My son is missing out on preschool due to the ongoing nursing shortage

A lack of available nurses prevents a boy with Pompe from attending school

Keara Engle avatar

by Keara Engle |

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Last February, my 5-year-old son, Cayden, started a preschool program at one of the local elementary schools. The program would prepare him for kindergarten, which he’ll start this fall. So far, preschool has been amazing for him.

A nurse has to accompany Cayden to preschool for several reasons. First, he’s in a wheelchair due to weak muscles caused by infantile-onset Pompe disease. He also has a gastrostomy tube, through which the nurse feeds him at lunchtime. And last, he needs help using the bathroom and getting his diaper changed.

Unfortunately, his usual nurse recently broke her foot and needs time to heal. I actually broke my foot last year and needed help showering and transporting Cayden for the first few weeks, so I completely understand what she’s experiencing.

The nursing agency we use has been trying to find coverage, but so far they’ve had no luck. Without a nurse available, Cayden can’t go to school. I understand this, but it still sucks.

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Cayden has been absolutely loving preschool. He’s made some friends and learned a bunch, and even though he doesn’t always like leaving me and his little brother, he’s found that he doesn’t enjoy staying home from school. I think he’s started to enjoy spending a couple of hours outside the house socializing and playing with friends.

He’s been home from school for two weeks now, and it’s getting to him. Every morning, Cayden wakes up and asks me if he’ll be going back to school today, and I have to tell him no. He gets upset and expresses that he misses his friends and wants to see them again.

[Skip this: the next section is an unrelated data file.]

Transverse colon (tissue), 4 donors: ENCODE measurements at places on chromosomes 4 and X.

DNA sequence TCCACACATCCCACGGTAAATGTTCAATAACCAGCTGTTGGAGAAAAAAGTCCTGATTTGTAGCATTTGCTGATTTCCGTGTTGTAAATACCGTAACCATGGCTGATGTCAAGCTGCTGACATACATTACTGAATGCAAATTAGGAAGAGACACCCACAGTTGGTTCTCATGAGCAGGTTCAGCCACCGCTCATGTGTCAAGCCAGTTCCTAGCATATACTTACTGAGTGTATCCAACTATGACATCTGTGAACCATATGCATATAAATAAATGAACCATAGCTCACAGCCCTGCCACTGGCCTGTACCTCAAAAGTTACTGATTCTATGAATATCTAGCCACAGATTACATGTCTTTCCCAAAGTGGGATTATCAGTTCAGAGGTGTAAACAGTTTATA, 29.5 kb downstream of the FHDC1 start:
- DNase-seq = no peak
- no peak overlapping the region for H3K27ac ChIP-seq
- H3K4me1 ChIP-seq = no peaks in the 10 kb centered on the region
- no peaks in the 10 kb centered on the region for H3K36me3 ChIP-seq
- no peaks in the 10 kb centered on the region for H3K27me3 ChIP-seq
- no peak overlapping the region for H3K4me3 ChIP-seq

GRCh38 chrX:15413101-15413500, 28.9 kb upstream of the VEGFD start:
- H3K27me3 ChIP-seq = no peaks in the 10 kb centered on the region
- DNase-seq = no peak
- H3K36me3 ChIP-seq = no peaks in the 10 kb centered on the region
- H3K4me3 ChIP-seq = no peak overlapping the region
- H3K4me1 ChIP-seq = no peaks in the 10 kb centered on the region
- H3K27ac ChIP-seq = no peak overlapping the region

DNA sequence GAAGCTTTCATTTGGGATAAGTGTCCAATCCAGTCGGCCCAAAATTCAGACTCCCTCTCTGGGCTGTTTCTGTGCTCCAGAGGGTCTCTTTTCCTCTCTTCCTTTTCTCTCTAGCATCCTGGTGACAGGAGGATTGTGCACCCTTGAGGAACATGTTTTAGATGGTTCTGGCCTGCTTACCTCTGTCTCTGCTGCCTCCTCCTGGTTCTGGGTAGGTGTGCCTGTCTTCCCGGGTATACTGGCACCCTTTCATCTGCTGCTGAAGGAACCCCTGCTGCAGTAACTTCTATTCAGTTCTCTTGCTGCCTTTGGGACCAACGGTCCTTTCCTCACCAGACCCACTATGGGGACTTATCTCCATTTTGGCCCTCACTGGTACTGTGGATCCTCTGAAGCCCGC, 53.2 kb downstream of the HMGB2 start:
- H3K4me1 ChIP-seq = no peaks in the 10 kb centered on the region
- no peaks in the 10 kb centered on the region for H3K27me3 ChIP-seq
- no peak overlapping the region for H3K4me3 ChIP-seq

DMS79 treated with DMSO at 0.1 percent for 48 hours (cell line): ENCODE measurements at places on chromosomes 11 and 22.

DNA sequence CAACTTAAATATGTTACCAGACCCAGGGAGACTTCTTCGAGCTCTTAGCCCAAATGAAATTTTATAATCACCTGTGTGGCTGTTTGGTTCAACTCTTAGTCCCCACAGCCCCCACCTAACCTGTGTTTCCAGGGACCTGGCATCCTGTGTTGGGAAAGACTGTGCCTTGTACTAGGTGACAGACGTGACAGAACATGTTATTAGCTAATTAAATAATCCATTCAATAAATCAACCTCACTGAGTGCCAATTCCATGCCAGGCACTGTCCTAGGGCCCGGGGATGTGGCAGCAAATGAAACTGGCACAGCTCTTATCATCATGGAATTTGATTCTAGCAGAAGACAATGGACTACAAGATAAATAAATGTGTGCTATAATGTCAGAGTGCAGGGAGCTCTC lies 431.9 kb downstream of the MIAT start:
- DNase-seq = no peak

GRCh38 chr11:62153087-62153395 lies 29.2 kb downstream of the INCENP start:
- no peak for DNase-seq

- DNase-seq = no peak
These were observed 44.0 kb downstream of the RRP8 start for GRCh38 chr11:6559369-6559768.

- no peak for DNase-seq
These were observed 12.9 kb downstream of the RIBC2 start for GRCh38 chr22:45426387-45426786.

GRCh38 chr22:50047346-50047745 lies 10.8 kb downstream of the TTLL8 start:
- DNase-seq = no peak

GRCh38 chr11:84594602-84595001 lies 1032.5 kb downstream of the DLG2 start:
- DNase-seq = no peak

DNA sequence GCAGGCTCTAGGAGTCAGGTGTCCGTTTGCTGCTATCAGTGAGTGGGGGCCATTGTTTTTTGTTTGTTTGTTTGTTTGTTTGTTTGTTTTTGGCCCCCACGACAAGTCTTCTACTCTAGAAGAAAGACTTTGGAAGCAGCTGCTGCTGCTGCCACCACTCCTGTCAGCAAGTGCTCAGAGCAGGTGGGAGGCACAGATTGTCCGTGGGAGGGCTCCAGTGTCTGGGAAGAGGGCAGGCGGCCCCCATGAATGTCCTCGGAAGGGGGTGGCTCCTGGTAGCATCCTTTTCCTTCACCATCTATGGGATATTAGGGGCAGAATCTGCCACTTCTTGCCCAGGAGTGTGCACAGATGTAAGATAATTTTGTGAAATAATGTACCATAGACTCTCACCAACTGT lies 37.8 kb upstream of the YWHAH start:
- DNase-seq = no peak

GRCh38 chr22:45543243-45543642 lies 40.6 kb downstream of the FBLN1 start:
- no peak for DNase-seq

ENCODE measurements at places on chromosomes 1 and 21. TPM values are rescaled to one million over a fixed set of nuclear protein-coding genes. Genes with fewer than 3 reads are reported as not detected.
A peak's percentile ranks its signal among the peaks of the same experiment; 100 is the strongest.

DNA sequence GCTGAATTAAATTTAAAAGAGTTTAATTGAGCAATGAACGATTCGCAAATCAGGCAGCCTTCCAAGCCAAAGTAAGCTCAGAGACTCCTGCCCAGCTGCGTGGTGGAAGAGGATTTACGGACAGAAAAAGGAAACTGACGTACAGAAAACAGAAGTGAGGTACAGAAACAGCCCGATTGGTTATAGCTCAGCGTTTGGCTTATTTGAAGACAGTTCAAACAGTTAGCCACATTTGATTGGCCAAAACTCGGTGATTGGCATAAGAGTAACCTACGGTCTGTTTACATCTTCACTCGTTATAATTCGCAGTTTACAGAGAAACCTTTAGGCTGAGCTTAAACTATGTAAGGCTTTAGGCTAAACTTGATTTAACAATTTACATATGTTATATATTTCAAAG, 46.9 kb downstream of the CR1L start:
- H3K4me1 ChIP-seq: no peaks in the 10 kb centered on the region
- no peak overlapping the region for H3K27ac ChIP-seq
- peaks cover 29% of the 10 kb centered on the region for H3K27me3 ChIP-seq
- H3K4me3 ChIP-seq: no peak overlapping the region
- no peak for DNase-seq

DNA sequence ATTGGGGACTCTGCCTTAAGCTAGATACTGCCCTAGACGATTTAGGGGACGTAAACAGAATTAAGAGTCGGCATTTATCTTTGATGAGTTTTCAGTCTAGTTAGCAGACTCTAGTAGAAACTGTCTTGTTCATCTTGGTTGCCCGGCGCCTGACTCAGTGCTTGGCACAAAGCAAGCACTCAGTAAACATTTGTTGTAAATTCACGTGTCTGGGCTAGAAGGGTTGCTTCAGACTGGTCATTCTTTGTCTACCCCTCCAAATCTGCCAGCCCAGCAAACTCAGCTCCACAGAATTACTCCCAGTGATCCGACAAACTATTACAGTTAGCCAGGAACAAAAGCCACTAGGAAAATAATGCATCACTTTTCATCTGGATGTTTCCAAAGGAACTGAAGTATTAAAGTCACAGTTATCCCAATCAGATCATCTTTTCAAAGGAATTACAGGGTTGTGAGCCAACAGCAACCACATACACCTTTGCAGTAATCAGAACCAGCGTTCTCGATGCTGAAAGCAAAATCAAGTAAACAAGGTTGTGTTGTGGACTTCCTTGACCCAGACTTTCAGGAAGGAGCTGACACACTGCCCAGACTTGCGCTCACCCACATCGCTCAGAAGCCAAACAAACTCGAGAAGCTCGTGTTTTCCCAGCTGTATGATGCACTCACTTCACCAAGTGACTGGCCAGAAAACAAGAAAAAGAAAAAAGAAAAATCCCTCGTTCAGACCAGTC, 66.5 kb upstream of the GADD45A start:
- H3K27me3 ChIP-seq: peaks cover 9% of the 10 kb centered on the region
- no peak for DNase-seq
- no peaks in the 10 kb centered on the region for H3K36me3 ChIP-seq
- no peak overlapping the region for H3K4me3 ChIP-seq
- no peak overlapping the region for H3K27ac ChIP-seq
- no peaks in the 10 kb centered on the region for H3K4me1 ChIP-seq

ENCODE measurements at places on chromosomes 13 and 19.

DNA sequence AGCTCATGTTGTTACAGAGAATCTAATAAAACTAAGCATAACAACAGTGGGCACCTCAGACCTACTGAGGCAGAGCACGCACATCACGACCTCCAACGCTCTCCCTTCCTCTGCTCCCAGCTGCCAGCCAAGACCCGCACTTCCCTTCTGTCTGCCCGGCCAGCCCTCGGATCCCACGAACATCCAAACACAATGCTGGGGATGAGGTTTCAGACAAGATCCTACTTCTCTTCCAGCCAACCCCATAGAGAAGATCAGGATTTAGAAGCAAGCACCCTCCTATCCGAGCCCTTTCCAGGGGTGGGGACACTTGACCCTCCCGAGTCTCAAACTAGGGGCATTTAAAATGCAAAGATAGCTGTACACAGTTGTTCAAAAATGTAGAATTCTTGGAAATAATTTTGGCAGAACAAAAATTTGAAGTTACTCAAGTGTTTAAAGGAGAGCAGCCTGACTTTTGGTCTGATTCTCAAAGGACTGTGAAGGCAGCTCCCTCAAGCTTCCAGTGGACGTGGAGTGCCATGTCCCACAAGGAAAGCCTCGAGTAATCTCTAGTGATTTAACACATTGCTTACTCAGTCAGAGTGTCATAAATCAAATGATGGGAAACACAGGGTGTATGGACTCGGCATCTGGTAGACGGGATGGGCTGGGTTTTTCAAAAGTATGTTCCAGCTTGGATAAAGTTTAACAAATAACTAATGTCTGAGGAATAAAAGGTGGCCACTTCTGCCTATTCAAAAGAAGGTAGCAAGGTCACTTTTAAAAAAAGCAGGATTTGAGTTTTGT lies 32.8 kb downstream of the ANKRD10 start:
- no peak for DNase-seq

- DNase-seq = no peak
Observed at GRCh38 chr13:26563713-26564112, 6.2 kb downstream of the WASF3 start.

I told his teacher how upset he’s been about missing school and his friends. She told me that they all miss him, too, and have been asking where he is and when he’s coming back. A few days ago, we actually got the chance to FaceTime with the class so that Cayden could see and talk to his friends for a few minutes. He really enjoyed the opportunity.

For now, it’s just a waiting game to learn when he’ll return to school. I’m hoping he can go back for a few days before the preschool program is over. I think it’d benefit both of us. I love Cayden dearly, but those breaks were helpful! I was able to get some chores done around the house and do some grocery shopping without having to take both of my kids into the store.

I’ll keep pestering the nursing agency to see if they’ve found coverage, but at this point, it doesn’t seem like it’s going to happen. We’re no strangers to nursing shortages. We even had trouble finding the nurse who typically goes to school with Cayden. However, I’m hoping the agency can make some magic happen before the end of the school year!

Note: Pompe Disease News is strictly a news and information website about the disease. It does not provide medical advice, diagnosis, or treatment. This content is not intended to be a substitute for professional medical advice, diagnosis, or treatment. Always seek the advice of your physician or other qualified health provider with any questions you may have regarding a medical condition. Never disregard professional medical advice or delay in seeking it because of something you have read on this website. The opinions expressed in this column are not those of Pompe Disease News or its parent company, BioNews, and are intended to spark discussion about issues pertaining to Pompe disease.


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